People love to talk about sex… when it’s going great for them. But what about when sex is painful and no matter what you do, it’s just not working out? Turns out there is a medical condition that makes it difficult for women to have sex called vaginismus. This condition causes the pelvic floor muscles to involuntary contract when you attempt penetration. And it’s not just limited to sex – women living with vaginismus may feel pain from any form of penetration, such as cervical exams or tampon use.
Having trouble with tampon insertion can be an early sign of vaginismus. If you live with vaginismus, you may have noticed that using tampons is a no-go. Every time you try to insert one, it’s painful and you ask yourself, “How in the world does someone survive with a super-sized tampon up their vagina all day?” The light ones are terrifying enough!
Talking to others about these experiences can be discouraging at times. You’ve probably heard people say, “Just relax, it’s so easy!” It’s not. Being able to use tampons while living with vaginismus is worthy of a celebration – just visit the subreddit and you’ll find plenty of success posts after treatment. Yes, there is treatment – keep reading to learn more.
Vaginismus can have a huge impact on a person’s quality of life. If you aren’t able to swim with friends every day in the summer because of your period, we see you. Tampons can make a huge difference in your life, especially if you have heavier flows. No one likes walking around with super plus pads all the time.
Tampons aside, vaginismus can also put a lot of stress on sexual intimacy with a partner. It can cause a lot of frustration in the relationship. Your partner may think you’re overreacting or not attracted to them. There is also a misconception that people living with vaginismus are too nervous or “prudish” for sex. However, you can have years of pain-free sex with a partner and later develop vaginismus. The cause? Unfortunately, doctors don’t always know. However, the condition is linked to previous painful experiences with sex or tampon use, sexual abuse or trauma, radiation, surgery, muscular injury, negative perception of sex and sexuality, and sometimes even mental health conditions.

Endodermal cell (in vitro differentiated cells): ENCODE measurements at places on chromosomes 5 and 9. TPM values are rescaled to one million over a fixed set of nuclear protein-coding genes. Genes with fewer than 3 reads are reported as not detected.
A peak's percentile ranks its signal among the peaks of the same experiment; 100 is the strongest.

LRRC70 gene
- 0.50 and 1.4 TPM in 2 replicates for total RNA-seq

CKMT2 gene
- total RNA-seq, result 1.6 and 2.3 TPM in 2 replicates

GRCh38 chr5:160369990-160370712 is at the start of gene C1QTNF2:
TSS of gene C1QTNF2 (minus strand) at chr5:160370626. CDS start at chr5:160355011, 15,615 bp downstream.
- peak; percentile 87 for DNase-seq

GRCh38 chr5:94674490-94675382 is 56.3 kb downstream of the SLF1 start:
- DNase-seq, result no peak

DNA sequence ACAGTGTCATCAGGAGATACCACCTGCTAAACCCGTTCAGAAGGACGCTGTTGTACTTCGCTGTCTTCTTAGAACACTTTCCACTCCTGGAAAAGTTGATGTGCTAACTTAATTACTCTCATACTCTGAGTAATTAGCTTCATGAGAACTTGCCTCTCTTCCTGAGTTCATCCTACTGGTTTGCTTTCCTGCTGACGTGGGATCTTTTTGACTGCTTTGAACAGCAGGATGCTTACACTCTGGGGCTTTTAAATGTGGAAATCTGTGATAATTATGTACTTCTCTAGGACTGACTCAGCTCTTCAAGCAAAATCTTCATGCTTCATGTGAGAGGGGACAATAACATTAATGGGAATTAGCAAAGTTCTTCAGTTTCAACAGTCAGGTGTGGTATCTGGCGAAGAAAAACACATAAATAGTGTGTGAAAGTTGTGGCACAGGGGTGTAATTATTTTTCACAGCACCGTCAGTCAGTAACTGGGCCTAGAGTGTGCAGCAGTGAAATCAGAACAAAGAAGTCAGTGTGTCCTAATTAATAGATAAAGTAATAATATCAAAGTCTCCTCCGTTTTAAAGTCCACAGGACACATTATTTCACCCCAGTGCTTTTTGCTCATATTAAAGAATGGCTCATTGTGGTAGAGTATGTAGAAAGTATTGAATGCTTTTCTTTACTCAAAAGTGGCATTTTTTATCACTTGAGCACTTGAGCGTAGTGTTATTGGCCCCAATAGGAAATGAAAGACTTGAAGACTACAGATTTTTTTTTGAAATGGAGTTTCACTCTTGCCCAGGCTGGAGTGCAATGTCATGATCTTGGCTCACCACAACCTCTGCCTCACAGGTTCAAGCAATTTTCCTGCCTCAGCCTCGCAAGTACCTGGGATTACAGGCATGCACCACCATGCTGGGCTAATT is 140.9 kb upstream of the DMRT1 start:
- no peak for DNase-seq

Just remember that vaginismus isn’t “all in your head.” It’s not overreacting or fake, but a real medical condition. It’s common for women to have anxiety and fear of sex when living with vaginismus – it’s normal to develop some aversion to an action that reliably gives you pain. However, that doesn’t mean you always have to live with it. Luckily, there are treatments available.
Vaginismus is often treated by a physical therapist who specializes in pelvic floor therapy, or the muscles that surround the opening of your vagina. Physical therapy sessions for this condition might seem a bit unconventional. At first, the therapist will likely teach you a lot of anatomy – what muscles are contracting on their own – and show you some exercises called Kegels that can help you take back control. Then, they may introduce you to a set of dilators, which are plastic or silicone pieces you can insert into your vagina, slowly increasing in size over time. Yes, they look like a cross between a tampon and a vibrator. You will likely work on these with your therapist for the first time and then practice at home on your own. You may also be referred to a licensed therapist to talk through some of the anxiety and fear associated with the condition.
If you live with vaginismus, that last paragraph probably freaked you out a little bit. Remember that there are professionals who are here to help you, and having a partner you can trust is always a plus. Recovery can be challenging, but vaginismus is treatable. You deserve to have pain-free sex and the intimacy you want in a relationship. As a bonus to celebrate your successes, you may even plan a trip to the beach during your period.